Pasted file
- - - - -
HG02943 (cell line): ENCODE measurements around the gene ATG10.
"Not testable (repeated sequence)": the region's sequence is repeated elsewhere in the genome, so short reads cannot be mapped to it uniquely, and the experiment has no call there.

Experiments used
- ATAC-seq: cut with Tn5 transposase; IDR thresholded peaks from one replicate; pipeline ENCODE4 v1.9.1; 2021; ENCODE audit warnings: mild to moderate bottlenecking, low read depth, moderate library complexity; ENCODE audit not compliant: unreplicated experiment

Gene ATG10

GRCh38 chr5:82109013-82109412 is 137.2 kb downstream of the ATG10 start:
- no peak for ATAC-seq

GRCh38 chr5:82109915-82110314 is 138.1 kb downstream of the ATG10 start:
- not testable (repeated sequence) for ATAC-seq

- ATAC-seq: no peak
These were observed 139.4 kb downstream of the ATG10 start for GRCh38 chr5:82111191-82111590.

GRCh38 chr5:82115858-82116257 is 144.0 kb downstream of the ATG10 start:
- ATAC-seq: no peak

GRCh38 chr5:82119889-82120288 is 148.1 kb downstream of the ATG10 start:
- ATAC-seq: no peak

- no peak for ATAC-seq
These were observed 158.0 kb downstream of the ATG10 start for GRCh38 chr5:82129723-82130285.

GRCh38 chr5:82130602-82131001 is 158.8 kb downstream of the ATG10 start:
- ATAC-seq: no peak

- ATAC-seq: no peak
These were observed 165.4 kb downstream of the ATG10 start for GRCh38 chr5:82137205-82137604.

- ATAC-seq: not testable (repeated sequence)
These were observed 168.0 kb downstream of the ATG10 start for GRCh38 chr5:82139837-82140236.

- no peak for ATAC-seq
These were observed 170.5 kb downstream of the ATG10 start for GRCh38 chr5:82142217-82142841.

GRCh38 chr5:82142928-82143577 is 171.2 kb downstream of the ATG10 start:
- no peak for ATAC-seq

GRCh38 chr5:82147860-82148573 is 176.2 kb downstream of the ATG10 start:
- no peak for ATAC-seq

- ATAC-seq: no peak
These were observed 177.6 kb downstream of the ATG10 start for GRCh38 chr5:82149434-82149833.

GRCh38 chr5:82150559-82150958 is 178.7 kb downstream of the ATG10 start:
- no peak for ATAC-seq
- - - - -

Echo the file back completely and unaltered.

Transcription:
HG02943 (cell line): ENCODE measurements around the gene ATG10.
"Not testable (repeated sequence)": the region's sequence is repeated elsewhere in the genome, so short reads cannot be mapped to it uniquely, and the experiment has no call there.

Experiments used
- ATAC-seq: cut with Tn5 transposase; IDR thresholded peaks from one replicate; pipeline ENCODE4 v1.9.1; 2021; ENCODE audit warnings: mild to moderate bottlenecking, low read depth, moderate library complexity; ENCODE audit not compliant: unreplicated experiment

Gene ATG10

GRCh38 chr5:82109013-82109412 is 137.2 kb downstream of the ATG10 start:
- no peak for ATAC-seq

GRCh38 chr5:82109915-82110314 is 138.1 kb downstream of the ATG10 start:
- not testable (repeated sequence) for ATAC-seq

- ATAC-seq: no peak
These were observed 139.4 kb downstream of the ATG10 start for GRCh38 chr5:82111191-82111590.

GRCh38 chr5:82115858-82116257 is 144.0 kb downstream of the ATG10 start:
- ATAC-seq: no peak

GRCh38 chr5:82119889-82120288 is 148.1 kb downstream of the ATG10 start:
- ATAC-seq: no peak

- no peak for ATAC-seq
These were observed 158.0 kb downstream of the ATG10 start for GRCh38 chr5:82129723-82130285.

GRCh38 chr5:82130602-82131001 is 158.8 kb downstream of the ATG10 start:
- ATAC-seq: no peak

- ATAC-seq: no peak
These were observed 165.4 kb downstream of the ATG10 start for GRCh38 chr5:82137205-82137604.

- ATAC-seq: not testable (repeated sequence)
These were observed 168.0 kb downstream of the ATG10 start for GRCh38 chr5:82139837-82140236.

- no peak for ATAC-seq
These were observed 170.5 kb downstream of the ATG10 start for GRCh38 chr5:82142217-82142841.

GRCh38 chr5:82142928-82143577 is 171.2 kb downstream of the ATG10 start:
- no peak for ATAC-seq

GRCh38 chr5:82147860-82148573 is 176.2 kb downstream of the ATG10 start:
- no peak for ATAC-seq

- ATAC-seq: no peak
These were observed 177.6 kb downstream of the ATG10 start for GRCh38 chr5:82149434-82149833.

GRCh38 chr5:82150559-82150958 is 178.7 kb downstream of the ATG10 start:
- no peak for ATAC-seq